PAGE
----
By Anthony Batson
Paul Mrocka, the onetime home brewer who turned a hobby into a thriving business, has a broad smile on his face. Like a kid in a candy store.
But this store happens to be a metal and cement shell, on a large lot on Route 9 north of Schroon, where a brand new rental crane, a Bobcat and a dozen tradesmen are performing a well-rehearsed routine.
We are visiting the construction site of the new Paradox Brewery on the edge of the grounds of Frontier Town, the long shuttered western theme park in North Hudson.
Paul took me on a tour of what is sure to become a shrine to craft brewing in the Adirondacks, something that a few years ago was unimaginable. The ground was broken in April and if all goes well the tasting room will be open in the spring of 2019. Brewing may begin earlier.
“Can you believe the progress we are making?” asks Paul as we pull up.
Underfoot is soft, sandy soil, which has helped speed up construction. (Paul admits it was just a fluke that this particular parcel of land is not some classic Adirondack rock strewn chunk of turf).
A few days before the tour Paul was looking over the controls of a cockpit in the Gulfstream jet he was flying from Atlanta to Morristown, New Jersey.
For now, Paul’s full-time gig is senior captain for Honeywell, which manufactures many of the avionics on these $65 million plus jets.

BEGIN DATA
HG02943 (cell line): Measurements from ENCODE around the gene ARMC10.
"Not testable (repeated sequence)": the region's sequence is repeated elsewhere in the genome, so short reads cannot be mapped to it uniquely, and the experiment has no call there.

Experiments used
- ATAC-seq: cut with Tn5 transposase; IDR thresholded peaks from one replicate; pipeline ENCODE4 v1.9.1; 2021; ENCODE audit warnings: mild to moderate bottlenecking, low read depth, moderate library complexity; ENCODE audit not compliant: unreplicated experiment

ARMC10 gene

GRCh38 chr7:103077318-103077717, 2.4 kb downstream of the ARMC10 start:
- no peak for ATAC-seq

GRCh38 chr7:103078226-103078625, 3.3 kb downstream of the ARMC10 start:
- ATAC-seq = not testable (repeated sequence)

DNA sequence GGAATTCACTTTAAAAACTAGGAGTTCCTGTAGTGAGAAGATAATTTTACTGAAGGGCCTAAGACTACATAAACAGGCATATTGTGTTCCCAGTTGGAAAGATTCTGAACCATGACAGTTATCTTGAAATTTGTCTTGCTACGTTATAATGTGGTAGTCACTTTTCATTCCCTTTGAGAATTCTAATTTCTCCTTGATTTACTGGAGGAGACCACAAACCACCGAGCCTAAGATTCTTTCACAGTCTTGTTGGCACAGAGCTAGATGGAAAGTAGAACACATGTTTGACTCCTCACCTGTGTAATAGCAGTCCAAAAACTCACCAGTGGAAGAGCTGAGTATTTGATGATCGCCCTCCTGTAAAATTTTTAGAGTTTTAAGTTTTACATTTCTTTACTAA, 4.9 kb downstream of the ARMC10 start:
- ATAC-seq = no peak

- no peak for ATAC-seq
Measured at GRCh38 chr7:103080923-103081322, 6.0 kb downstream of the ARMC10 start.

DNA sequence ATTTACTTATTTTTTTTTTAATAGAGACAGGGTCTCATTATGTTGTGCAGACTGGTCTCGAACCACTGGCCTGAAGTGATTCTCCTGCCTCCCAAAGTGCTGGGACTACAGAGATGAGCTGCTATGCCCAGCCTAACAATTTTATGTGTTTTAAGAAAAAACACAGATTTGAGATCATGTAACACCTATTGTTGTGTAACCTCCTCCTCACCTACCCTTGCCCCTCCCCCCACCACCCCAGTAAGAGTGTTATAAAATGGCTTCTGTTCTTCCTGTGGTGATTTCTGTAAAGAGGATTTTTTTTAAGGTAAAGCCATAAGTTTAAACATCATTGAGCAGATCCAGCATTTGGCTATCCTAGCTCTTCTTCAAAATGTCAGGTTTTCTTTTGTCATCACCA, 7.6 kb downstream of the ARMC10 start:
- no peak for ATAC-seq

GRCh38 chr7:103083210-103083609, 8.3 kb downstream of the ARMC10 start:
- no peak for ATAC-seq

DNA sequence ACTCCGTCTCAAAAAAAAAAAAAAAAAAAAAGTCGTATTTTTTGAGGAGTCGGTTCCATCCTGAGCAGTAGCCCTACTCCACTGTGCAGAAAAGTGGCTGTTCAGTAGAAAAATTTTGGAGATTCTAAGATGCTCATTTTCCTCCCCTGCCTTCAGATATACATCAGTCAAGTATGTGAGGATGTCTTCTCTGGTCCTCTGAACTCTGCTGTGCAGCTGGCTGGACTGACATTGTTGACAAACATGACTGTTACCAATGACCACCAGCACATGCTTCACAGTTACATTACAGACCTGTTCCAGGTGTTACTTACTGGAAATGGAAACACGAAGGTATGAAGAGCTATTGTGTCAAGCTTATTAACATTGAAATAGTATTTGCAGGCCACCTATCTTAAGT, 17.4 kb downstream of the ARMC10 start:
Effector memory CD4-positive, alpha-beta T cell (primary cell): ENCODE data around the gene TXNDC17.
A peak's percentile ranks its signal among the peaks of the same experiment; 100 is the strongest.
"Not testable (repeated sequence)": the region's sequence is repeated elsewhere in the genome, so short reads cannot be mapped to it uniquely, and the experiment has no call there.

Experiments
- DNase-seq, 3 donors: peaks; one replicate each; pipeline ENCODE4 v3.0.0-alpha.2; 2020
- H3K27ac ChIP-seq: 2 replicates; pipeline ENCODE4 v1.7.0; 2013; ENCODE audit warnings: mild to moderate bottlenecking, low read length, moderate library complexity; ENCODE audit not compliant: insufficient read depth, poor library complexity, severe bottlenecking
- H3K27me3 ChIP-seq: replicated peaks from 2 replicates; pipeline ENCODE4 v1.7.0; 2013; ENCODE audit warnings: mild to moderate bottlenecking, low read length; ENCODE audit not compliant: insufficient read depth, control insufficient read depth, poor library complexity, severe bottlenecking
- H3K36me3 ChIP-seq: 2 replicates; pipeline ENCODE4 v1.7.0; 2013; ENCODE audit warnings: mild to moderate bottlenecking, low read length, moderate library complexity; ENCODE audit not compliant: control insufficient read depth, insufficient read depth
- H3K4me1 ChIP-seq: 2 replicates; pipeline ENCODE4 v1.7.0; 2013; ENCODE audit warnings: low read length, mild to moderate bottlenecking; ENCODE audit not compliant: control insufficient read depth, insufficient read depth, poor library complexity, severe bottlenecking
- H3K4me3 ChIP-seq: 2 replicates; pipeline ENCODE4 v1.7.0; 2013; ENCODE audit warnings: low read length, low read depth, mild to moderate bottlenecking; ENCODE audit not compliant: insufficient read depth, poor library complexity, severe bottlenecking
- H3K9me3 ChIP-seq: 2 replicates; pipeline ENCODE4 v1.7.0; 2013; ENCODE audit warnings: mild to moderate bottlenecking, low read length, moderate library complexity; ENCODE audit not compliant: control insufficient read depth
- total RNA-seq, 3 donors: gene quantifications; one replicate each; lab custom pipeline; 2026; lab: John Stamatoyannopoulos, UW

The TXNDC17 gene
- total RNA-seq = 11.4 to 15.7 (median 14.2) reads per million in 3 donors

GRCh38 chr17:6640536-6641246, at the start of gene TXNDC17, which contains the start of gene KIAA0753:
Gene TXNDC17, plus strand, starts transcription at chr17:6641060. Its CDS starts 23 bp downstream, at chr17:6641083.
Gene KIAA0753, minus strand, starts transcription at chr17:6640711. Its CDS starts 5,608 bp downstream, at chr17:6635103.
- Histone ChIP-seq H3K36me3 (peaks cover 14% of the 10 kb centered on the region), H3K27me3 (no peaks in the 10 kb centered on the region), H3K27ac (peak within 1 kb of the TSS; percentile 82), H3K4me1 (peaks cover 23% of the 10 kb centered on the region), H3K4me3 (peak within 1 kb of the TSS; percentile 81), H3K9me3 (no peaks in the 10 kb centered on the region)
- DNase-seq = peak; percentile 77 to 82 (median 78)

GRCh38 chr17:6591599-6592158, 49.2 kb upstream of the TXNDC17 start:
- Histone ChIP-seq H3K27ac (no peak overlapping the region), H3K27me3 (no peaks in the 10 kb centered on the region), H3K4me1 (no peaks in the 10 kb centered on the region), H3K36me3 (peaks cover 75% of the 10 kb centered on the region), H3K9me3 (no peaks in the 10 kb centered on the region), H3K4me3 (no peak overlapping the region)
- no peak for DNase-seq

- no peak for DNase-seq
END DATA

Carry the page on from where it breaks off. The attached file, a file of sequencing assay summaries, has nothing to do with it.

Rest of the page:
Back on the ground, Paul and his dog Olive walk towards the building site. It’s late afternoon on a hot summer’s day. Paul checks in with Carl Carlson, his General Contractor and the owner of that new Bobcat.
Paul stops to chat with the supervisor of a crew of ironworkers from Vermont, busily bolting steel beams together for the building’s sides and roof.
I comment that it looks like a ski lodge.
“Yeah, it’s kind of modern industrial with a ski lodge look to it. It's not Adirondack tacky, but it's got a little bit of an Adirondack theme to it, you know, the colors, and the little bit of the wood,” Paul says. The brewery will feature some repurposed items from Frontier Town.
“The siding of the tasting room will be green and the sides are more of a slate color for the brewery”.
To get this far, Paul and his wife Joannie, the brewery’s other cofounder, have overcome numerous hurdles.
From figuring out where to build the new brewery, how to finance the $5.2 million project, detangling red tape to overcome the delays due to the (20 plus) permits, to dealing with the newly imposed US tariffs on steel imports (from Canada), those issues have produced more than a few sleepless nights.
But today Paul is looking to the future success of the venture and a potential payday for the brewery’s original investors.
Then there is that payday for the local economy: jobs created building the brewery, and in the months ahead, for workers who will be hired to work in the brewery.
And the economy of North Hudson and Schroon may also benefit with the arrival of new, modern hotels and inns. The future already looks good with the recent ribbon cutting of the Frontier Town Equestrian, camping and day use area.
There are also those of us who will help make all of the above a reality: Thirsty consumers and lovers of craft beer in the large tristate area, Once at full production, the brewery will expand its offerings all over the US.